Interpersonal advice for the office nerd

‘Team Geek’ is a primer in office survival for IT workers

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Team Geek: A Software Developer’s Guide to Working Well with Others By Brian Fitzpatrick and Ben Collins-Sussman O’Reilly Media, £18.99

Of all the stereotypes about those who work in IT, social ineptitude in the office is perhaps the most enduring. The most successful programmers offer little evidence to the contrary. Bill Gates’s approach to management was once described as “armed truce”; Mark Zuckerberg’s success at diffusing conflicts can probably be measured in lawsuits.

So this primer in office survival skills might be in order. In Team Geek, Brian Fitzpatrick and Ben Collins-Sussman, both with years of experience at Google, seek to deliver it. Their target is not the next Silicon Valley genius but the everyday software developer who is now as essential as air-conditioning to most business.

The authors’ approach is to patronise the hapless nerds as much as console them. People don’t have flaws, they have “bugs”. These bugs mean some people are “often annoying to interface with”. In dealing with them, “do not underestimate the bandwidth of a face-to-face conversation”.

Strip the language away and it turns out that software developers face a familiar office tension. They are creative people trying to pursue the path of artistic pur­ity. “We’re obsessed with truth,” the authors modestly proclaim.

But paths of purity often diverge, not least from an employer’s route to profit.

This leads to a general exasperation at the uninitiated. “Communication isn’t typically the strong point of most engineers, who would rather spend an afternoon with a (predictable, logical) compiler than spend three minutes with a (unpredictable, emotional) human being.” (Note for the uninitiated: “compilers” are programs that developers use.)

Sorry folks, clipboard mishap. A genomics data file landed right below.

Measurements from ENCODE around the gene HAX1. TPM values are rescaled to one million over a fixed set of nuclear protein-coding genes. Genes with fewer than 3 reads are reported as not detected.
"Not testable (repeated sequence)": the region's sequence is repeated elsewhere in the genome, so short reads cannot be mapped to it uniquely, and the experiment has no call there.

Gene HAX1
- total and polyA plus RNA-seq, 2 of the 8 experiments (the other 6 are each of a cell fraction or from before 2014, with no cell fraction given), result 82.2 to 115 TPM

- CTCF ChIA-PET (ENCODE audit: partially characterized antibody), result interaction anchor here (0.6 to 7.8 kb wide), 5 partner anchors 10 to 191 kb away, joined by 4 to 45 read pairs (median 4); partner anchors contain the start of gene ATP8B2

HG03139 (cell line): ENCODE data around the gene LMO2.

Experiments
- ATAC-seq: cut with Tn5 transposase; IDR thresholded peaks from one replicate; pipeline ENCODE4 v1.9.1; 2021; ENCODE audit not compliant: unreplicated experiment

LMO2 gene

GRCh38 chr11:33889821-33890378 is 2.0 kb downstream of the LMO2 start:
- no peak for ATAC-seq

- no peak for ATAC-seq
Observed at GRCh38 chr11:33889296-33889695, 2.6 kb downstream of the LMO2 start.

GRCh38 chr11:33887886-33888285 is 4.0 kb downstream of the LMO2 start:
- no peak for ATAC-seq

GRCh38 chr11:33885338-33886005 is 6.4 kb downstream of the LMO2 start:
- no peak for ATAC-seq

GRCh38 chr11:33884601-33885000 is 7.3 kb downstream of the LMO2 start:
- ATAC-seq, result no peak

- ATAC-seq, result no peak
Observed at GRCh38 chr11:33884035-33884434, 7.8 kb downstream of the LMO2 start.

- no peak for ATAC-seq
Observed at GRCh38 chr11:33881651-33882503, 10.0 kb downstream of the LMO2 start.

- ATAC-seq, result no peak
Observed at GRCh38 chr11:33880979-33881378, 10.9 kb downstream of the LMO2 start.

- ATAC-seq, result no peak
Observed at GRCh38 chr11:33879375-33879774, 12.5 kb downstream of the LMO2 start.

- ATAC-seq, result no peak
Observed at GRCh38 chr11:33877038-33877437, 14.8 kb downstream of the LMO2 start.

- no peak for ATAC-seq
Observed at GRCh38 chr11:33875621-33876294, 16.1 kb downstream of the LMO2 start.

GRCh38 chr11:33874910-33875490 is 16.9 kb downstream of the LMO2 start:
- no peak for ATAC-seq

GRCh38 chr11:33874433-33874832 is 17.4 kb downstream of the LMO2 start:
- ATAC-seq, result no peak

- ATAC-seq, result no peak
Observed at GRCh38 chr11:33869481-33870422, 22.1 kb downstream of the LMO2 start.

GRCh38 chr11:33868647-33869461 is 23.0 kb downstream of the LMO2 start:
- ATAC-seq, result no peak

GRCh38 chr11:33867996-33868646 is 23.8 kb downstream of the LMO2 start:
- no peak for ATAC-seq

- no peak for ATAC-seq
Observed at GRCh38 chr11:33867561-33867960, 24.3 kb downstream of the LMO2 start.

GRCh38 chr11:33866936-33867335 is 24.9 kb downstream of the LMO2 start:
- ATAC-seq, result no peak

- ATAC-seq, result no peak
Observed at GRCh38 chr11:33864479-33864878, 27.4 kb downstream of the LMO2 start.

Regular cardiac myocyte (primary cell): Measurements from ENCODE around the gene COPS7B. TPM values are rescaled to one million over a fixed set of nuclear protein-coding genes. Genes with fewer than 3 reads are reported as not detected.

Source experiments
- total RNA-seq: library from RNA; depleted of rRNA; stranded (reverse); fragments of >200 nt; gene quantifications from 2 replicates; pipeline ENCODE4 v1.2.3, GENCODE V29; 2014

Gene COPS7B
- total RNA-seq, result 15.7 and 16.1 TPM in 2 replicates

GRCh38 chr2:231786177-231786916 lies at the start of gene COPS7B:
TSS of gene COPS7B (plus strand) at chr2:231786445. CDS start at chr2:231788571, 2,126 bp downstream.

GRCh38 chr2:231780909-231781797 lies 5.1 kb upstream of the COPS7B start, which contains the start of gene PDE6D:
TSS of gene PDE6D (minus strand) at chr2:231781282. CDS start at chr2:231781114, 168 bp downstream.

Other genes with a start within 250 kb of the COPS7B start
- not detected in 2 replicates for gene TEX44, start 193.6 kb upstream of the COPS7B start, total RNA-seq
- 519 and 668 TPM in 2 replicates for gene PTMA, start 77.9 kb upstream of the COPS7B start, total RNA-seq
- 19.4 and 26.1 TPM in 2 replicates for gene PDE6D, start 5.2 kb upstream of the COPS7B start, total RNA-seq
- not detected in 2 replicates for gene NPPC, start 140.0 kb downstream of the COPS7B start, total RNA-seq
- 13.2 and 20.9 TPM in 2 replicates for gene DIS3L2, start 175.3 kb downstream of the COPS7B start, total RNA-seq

So how can techies and non-techies get along? The authors endorse the strategy of Chade-Meng Tan, a former Google engineer whose current job title is “Jolly Good Fellow” and who acts as a sort of life coach for the company: “I do the Right Thing for Google and the world, and then I sit back and wait to get fired. If I don’t get fired, I’ve done the Right Thing for everyone. If I do get fired, this is the wrong employer to work for in the first place. So, either way, I win.”

This stance sits uneasily with the more mainstream advice in Team Geek. The authors stress the need for a culture of trust and for different designers to cast off their egos and write a shared mission statement. Indeed, most of the authors’ advice is about engaging with the corporate bureaucracy, not ignoring it. However good you are as a developer, working in isolation simply increases the chances of making mistakes. On every project, bear in mind the bus factor – “the number of people that need to get hit by a bus before your project is completely doomed”.

At one point, the authors tell their audience of introverts that “you’re going to accidentally trip and fall into a leadership position”. When that happens, make sure no more than half your team’s time is taken up with defensive work such as correcting mistakes. Otherwise there won’t be enough glitzy output to impress superiors.

Such advice is easily digested but perhaps also easily forgotten. Only oc­casionally do the authors really engage with the nuances of the digital office. Colleagues may increasingly interact on chat functions, excluding other members of the group. So they suggest making it clear that only discussions that occur in shared emails will count as binding.

Developers are also warned to be wary of attaching their names to the pieces of code that they write as doing so only risks conflicts. Credit should be sought at the project level instead.

It is a shame that most of Team Geek treats developers as if they have never actually met another human being. The book may be scratching at a real problem, but some readers will find it a little irritating.

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